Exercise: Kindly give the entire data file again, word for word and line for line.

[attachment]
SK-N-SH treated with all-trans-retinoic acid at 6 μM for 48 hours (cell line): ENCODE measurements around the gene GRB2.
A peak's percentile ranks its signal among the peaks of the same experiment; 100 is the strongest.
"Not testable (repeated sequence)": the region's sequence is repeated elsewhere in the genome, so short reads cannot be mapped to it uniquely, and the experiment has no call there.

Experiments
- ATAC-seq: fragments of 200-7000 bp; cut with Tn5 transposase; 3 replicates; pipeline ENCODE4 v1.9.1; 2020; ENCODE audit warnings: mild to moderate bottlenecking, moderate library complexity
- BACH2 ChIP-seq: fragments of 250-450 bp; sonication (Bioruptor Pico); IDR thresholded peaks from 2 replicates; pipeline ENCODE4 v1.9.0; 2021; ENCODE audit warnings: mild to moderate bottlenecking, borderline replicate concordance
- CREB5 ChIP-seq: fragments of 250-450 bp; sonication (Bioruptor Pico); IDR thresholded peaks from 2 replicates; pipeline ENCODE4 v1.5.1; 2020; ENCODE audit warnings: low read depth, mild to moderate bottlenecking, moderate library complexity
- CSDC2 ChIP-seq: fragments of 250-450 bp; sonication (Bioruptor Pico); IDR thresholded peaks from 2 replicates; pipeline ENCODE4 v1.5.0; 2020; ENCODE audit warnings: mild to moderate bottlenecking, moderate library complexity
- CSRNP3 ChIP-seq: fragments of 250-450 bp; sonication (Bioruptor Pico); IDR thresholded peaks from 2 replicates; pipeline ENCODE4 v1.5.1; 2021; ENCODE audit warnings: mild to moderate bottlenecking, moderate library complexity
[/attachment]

SK-N-SH treated with all-trans-retinoic acid at 6 μM for 48 hours (cell line): ENCODE measurements around the gene GRB2.
A peak's percentile ranks its signal among the peaks of the same experiment; 100 is the strongest.
"Not testable (repeated sequence)": the region's sequence is repeated elsewhere in the genome, so short reads cannot be mapped to it uniquely, and the experiment has no call there.

Experiments
- ATAC-seq: fragments of 200-7000 bp; cut with Tn5 transposase; 3 replicates; pipeline ENCODE4 v1.9.1; 2020; ENCODE audit warnings: mild to moderate bottlenecking, moderate library complexity
- BACH2 ChIP-seq: fragments of 250-450 bp; sonication (Bioruptor Pico); IDR thresholded peaks from 2 replicates; pipeline ENCODE4 v1.9.0; 2021; ENCODE audit warnings: mild to moderate bottlenecking, borderline replicate concordance
- CREB5 ChIP-seq: fragments of 250-450 bp; sonication (Bioruptor Pico); IDR thresholded peaks from 2 replicates; pipeline ENCODE4 v1.5.1; 2020; ENCODE audit warnings: low read depth, mild to moderate bottlenecking, moderate library complexity
- CSDC2 ChIP-seq: fragments of 250-450 bp; sonication (Bioruptor Pico); IDR thresholded peaks from 2 replicates; pipeline ENCODE4 v1.5.0; 2020; ENCODE audit warnings: mild to moderate bottlenecking, moderate library complexity
- CSRNP3 ChIP-seq: fragments of 250-450 bp; sonication (Bioruptor Pico); IDR thresholded peaks from 2 replicates; pipeline ENCODE4 v1.5.1; 2021; ENCODE audit warnings: mild to moderate bottlenecking, moderate library complexity